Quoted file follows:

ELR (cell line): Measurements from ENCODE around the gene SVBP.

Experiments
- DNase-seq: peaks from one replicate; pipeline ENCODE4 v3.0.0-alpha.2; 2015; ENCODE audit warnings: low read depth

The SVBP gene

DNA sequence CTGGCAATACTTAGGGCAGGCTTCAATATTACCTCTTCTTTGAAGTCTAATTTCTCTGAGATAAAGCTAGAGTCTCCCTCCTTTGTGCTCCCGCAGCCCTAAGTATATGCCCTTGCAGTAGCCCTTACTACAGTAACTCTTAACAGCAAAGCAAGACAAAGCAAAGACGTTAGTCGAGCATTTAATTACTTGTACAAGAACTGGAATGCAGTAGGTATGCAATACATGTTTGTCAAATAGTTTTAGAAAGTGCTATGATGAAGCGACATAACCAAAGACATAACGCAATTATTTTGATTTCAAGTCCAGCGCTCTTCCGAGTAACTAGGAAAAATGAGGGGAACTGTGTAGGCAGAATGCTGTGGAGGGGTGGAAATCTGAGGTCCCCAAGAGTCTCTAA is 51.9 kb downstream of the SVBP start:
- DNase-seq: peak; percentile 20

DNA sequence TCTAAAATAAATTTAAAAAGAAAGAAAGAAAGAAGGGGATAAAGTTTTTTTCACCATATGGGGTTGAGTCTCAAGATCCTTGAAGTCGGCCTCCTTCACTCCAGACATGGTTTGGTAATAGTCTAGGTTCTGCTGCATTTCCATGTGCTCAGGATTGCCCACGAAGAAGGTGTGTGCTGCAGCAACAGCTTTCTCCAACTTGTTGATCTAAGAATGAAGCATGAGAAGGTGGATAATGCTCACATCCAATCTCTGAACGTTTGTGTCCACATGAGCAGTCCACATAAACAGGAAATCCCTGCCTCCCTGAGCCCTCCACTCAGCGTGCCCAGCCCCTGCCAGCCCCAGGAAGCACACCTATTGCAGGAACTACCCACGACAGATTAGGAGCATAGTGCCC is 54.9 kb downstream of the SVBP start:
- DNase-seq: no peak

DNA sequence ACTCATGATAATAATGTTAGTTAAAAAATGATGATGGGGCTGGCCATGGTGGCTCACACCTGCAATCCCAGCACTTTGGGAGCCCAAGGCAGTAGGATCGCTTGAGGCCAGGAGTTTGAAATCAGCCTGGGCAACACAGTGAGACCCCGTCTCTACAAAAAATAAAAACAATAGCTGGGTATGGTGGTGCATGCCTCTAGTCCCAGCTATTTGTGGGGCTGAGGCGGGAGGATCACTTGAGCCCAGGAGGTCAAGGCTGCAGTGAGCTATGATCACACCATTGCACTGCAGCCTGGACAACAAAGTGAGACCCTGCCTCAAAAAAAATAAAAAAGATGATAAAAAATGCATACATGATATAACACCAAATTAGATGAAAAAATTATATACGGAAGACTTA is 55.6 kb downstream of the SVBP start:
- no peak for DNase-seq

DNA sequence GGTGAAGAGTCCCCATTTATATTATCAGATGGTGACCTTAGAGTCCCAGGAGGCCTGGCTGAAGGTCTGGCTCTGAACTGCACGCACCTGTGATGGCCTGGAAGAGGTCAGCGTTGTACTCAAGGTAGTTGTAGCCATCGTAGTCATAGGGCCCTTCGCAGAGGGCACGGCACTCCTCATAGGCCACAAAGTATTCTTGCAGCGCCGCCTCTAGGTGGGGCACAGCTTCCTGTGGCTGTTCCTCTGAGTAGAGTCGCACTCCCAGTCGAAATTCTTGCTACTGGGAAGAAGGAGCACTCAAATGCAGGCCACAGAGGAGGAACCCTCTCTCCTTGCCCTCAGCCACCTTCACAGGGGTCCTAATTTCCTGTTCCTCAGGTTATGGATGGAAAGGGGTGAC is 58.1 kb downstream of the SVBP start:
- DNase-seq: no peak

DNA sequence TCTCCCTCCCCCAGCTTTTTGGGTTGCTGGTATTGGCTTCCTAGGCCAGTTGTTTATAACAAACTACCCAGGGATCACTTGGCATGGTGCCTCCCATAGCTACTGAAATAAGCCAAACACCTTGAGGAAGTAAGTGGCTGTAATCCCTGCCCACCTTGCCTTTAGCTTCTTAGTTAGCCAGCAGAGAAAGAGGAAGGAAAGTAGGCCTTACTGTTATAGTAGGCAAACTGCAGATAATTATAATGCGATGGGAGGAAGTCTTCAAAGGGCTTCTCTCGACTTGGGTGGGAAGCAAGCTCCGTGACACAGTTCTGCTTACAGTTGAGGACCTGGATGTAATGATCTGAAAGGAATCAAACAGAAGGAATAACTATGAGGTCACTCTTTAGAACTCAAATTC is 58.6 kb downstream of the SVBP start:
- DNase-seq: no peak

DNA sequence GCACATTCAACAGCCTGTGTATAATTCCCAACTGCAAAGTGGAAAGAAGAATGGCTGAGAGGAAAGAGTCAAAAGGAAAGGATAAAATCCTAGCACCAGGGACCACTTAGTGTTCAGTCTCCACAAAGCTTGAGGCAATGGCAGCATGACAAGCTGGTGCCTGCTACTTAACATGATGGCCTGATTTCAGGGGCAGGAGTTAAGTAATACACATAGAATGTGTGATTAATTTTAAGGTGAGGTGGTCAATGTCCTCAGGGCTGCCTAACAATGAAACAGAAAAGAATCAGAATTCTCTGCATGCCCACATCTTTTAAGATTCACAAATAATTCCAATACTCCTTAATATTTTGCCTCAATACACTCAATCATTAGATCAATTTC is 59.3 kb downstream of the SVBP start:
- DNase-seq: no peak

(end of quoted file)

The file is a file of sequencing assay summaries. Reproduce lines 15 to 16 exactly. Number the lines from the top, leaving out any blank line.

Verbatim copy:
DNA sequence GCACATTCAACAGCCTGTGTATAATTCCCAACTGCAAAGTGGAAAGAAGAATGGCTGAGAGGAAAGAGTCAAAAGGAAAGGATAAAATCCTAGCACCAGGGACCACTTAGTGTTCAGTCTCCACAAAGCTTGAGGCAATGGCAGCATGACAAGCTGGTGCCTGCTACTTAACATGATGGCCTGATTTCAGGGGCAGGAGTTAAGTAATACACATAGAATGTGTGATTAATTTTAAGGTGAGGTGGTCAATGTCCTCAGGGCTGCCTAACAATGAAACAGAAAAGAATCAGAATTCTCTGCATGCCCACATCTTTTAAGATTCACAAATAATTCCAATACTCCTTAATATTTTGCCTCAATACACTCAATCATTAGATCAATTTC is 59.3 kb downstream of the SVBP start:
- DNase-seq: no peak